Tourism

 

A community campsite is managed in collaboration with the local community and it is anticipated that as the project progresses and further tourism opportunities are explored, the communities will benefit even further in terms of employment. Communities receive a 15% share of all commercial income generated in Bangweulu. 

Case Study

Bee-Keeping Programme

 

In collaboration with WWF Zambia, a local bee-keeping programme has provided training on successful bee-keeping practices and assistance with packaging and selling honey products in the marketplace under the brand name Wild Miombo Honey. This has resulted in the community being able to generate substantial volumes of honey. 

The community is now able to generate substantial volumes of honey. © African Parks
© AFRICAN PARKS
LAW ENFORCEMENT

AT THE COMMENCEMENT OF THE PROJECT IN 2008, THE ZAWA SCOUTS AND VILLAGE SCOUTS EMPLOYED BY THE CRB’S WERE ILL-EQUIPPED AND PAID WELL BELOW THE MINIMUM WAGE. BOATS AND VEHICLES WERE LARGELY UNAVAILABLE.

 

As a result of the poor infrastructure and equipment, only a very limited number of effective anti-poaching activities were carried out in the area. 

 

In addition, many difficult areas of the wetlands were never patrolled. Since the inception of the project, law enforcement operations have focused on recruiting, equipping and training personnel in an effort to optimise their deployment and efficacy.

Law enforcement training is ongoing and showing positive results. © African Parks

Training

 

Through the recruitment of law enforcement staff and village scouts, the heavy poaching of the past has been brought under control and there has been a consistent decline in the number of animals recorded as poached, particularly black lechwe. Training is ongoing, such as making scouts aware of the force continuum and the need to de-escalate the use of force wherever possible.

 

 

Also, every effort is being made to support the scouts in the field through aerial patrols, establishment of an equestrian unit, GIS and SMART software and ongoing improvements to equipment, transport and infrastructure. 

An annual fishing ban has resulted in improved yields. © Morgan Trimble
Locals depend on the wetland’s resources for survival. © Morgan Trimble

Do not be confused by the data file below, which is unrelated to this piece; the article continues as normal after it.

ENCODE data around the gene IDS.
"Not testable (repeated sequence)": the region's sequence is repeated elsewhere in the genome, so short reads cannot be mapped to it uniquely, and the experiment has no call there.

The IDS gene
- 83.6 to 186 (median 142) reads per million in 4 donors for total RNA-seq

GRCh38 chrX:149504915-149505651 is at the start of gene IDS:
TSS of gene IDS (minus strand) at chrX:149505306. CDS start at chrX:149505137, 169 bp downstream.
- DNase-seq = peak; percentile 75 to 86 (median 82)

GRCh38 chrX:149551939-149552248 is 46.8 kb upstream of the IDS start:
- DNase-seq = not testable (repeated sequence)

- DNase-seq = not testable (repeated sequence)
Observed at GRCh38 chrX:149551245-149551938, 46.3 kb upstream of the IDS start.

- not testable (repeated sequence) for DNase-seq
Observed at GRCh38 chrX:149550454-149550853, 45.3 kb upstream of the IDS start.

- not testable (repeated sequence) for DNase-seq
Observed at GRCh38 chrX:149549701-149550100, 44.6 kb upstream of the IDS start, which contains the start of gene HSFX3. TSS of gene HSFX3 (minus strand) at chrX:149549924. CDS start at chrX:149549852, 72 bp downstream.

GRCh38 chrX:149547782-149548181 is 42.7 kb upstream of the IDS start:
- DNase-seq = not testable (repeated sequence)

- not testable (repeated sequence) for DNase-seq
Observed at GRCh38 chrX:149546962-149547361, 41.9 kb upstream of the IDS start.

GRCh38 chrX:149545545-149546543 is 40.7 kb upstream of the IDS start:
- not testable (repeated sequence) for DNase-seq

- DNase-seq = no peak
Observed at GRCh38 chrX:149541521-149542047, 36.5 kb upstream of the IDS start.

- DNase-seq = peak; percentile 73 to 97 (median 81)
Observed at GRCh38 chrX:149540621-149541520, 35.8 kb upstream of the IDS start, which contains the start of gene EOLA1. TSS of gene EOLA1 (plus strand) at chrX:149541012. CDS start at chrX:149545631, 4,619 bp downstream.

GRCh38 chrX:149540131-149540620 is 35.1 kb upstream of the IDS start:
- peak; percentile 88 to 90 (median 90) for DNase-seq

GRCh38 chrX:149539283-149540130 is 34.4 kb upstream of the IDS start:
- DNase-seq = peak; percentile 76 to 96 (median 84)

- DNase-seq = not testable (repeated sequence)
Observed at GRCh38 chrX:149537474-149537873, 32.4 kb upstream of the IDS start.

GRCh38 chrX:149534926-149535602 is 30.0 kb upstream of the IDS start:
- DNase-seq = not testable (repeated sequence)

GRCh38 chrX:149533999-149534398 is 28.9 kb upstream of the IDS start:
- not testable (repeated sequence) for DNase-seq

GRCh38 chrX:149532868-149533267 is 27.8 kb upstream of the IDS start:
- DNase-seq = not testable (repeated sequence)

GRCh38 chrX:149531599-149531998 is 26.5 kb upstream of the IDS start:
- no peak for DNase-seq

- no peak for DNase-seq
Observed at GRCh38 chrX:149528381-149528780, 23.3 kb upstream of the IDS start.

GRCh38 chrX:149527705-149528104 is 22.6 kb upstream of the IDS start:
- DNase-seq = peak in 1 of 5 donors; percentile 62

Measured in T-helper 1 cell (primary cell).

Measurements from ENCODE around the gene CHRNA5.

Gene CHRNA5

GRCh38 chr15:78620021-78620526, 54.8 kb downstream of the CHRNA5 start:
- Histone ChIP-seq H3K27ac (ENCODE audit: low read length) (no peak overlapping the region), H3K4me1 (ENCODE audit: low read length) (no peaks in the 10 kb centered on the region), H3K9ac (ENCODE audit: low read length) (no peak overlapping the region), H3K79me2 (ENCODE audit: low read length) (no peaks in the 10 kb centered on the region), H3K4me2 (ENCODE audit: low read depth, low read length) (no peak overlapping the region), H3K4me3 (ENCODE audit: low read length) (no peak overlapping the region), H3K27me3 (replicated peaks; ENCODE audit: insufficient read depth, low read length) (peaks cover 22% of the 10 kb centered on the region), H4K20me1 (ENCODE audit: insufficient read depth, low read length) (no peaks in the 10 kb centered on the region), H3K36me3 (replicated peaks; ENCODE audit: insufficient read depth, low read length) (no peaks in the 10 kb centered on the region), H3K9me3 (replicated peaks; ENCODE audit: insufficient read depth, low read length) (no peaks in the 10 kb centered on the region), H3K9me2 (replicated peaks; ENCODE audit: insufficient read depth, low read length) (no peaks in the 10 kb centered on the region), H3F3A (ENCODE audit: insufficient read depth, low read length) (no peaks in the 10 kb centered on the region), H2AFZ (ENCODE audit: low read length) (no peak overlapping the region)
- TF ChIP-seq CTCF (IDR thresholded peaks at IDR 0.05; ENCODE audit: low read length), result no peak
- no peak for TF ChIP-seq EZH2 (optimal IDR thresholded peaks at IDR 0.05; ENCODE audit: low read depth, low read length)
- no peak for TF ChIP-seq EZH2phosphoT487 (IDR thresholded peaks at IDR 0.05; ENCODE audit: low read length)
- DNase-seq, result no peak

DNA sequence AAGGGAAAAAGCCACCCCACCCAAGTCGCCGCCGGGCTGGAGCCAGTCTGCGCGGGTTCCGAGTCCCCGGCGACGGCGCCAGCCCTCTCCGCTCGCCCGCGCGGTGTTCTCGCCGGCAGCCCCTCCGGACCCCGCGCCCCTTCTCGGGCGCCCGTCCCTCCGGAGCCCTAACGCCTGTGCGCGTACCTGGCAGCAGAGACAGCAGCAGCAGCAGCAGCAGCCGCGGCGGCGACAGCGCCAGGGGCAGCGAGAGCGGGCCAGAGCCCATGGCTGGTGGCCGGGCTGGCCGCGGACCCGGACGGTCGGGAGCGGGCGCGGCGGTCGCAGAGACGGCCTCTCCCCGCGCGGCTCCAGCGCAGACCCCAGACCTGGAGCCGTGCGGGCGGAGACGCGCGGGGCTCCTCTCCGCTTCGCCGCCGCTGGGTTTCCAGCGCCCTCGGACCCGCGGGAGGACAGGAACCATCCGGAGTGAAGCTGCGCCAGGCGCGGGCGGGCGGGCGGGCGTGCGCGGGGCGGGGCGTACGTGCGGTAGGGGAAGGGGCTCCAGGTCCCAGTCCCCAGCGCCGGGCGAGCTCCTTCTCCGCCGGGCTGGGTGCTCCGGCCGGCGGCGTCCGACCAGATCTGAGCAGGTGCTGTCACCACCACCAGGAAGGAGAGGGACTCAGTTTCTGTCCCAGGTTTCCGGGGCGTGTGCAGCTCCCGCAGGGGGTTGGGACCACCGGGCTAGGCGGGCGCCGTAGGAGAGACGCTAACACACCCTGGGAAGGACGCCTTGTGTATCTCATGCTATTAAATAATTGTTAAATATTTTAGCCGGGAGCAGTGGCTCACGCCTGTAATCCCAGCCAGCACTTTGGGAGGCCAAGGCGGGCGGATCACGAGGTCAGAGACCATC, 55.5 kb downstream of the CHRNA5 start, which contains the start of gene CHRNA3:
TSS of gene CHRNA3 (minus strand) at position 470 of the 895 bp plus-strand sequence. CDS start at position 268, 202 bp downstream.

Fishing Ban

 

A fishing ban has been implemented during the seasonal spawning season in order to allow fish stocks time to recover.

 

Close collaboration with the community leadership, along with monitoring by law enforcement officials and village scouts, has resulted in strict adherence to the annual ban and the communities are already reporting improved yields as a result. 

Positive Results

 

As a result of engaging with communities and educating them on ways in which they can change their behaviour to benefit both the environment and their livelihoods, there has been a major reduction in the levels of unsustainable fishing, poaching and illegal tree-cutting for charcoal. Staff are motivated through an incentive scheme based on results, and have received additional equipment to make them more effective in the field. Staff who show leadership potential are promoted from within the ranks, which motivates them further. 

Case Study

Horseback Patrols

 

Horses were introduced to Bangweulu as a way of better monitoring wildlife and assisting with anti-poaching patrols. Most members of the local community had never seen a horse before, so while they were initially wary, they soon realised what a valuable addition they were to the area. Horses cover four times as much distance as rangers on foot patrols, and their height advantage makes spotting poachers and wildlife easier.

Horseback patrols improve monitoring and anti-poaching patrols. © Morgan Trimble